Let me be very clear – Ben is a blessing. He is a delight in our life and my love for him knows no limits. He is also an extremely challenging child. Like many of you, we have already gone through a litany of diagnoses, several medications, one hospitalization and more therapies than I can count. I have read tons of books, spent hours on the internet, contacted “experts” and taken every ‘staff development training’ on behavior and autism offered. Until recently, everything I did was hit or miss. Improvement was sporadic at best. Life was a roller coaster and there were days I just wanted to get off! I had no way to measure success, relying only on my own, somewhat biased observation. Then I was introduced to A Deeper View.

I was introduced to ADV through my position as an RtI Coach. Michael Darden, owner of A Deeper View, did this wonderful presentation for all of the RtI coaches. He showed us how easy and portable it was to take data using his HP TouchSmart PC. I had never seen anything like it before. It was the perfect blend of function and form. I immediately saw huge possibilities for both my profession and my family. While this is an amazing tool that will greatly improve student achievement, I needed this for my child. I immediately contacted Michael to ask for help.

Michael has created a unique and versatile system. Like most solutions, it is both simple and elegant. After some brief training and a few “Go-To” meetings, I was ready. The first behavior we decide to tackle was our night time routine. I dreaded every night around 8:00, because that when “it” would start – the screaming, the yelling, the complaining, the back and forth. In my mind this seemed to last for HOURS, but when I started using ADV, I realized that even on the worst nights, it really only took about 20 minutes. I was not until I really analyzed what I was doing, how I was reinforcing (or in my case “not”) that I finally started to see improvement. In fact, we only had to spend about two weeks consistently before we saw lasting results. After another week or so, we didn't even need to take data. Our night time routines were quiet, calm and less than 15 minutes. Now whenever a new “behavior” appears, I simply put in a new target and starting getting to work. What I am amazed at his how quickly this method works. When you can clearly see the situation for what it truly is – the solution presents itself like magic.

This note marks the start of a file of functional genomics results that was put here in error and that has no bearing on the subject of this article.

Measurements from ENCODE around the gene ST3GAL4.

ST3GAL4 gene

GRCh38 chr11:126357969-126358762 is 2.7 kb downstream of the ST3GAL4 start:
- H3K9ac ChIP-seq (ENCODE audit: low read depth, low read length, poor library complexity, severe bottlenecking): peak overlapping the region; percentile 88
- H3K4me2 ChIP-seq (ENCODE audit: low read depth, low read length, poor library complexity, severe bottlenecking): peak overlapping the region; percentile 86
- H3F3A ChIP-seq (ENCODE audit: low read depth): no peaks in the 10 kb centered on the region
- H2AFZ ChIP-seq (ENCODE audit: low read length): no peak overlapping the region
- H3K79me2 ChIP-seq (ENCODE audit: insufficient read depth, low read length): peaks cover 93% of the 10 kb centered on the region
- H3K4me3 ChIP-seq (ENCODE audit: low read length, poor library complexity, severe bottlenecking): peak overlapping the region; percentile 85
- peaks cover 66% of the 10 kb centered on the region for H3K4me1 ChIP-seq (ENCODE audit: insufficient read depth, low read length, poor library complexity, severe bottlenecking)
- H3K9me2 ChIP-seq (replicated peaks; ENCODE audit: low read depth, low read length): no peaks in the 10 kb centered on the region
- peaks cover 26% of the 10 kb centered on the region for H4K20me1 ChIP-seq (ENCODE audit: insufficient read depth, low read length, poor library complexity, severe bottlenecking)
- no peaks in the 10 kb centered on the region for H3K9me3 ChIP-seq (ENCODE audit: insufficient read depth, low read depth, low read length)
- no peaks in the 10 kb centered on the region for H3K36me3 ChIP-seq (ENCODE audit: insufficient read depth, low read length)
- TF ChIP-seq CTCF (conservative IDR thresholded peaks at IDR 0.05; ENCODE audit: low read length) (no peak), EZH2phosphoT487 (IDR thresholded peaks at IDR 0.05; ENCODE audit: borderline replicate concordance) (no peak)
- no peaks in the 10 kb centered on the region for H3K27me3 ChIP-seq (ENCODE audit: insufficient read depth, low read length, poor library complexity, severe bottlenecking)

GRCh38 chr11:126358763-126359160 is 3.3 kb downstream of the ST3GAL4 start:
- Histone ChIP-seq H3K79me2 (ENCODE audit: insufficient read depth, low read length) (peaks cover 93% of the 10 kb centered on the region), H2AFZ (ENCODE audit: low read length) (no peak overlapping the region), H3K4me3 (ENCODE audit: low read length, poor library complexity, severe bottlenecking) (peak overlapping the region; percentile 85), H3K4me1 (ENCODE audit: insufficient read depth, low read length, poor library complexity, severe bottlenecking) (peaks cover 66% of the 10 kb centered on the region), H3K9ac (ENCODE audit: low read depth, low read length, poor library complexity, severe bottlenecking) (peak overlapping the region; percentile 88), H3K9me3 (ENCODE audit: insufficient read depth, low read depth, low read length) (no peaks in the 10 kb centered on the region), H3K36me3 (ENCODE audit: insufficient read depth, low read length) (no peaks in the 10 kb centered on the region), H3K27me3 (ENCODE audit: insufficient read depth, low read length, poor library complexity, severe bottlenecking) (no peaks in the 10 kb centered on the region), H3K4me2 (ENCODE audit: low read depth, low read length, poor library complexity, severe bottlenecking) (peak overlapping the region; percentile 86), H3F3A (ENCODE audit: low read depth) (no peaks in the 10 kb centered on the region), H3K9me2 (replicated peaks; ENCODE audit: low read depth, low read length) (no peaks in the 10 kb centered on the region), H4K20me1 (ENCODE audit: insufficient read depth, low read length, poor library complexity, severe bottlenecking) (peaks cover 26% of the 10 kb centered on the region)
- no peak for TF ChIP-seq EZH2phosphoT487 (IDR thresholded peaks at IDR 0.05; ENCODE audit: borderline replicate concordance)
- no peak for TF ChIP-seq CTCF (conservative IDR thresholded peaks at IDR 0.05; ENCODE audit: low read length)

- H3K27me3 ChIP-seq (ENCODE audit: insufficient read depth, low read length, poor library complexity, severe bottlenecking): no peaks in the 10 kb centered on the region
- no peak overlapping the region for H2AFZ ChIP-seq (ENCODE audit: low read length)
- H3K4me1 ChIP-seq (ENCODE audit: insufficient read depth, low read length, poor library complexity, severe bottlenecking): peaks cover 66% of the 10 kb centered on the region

I am a firm believer that the power to help our children lies with responding to what the data is depicting. Even though I know all about charts and such, I was in no mood to do this at home as well. ADV made collecting the data so easy, that I could spend my time doing more things that would help my son. I thought I was prepared to be a Mom. Now that I have the right tools, I am! I look forward to sharing more success stories with you.

Lisa Baker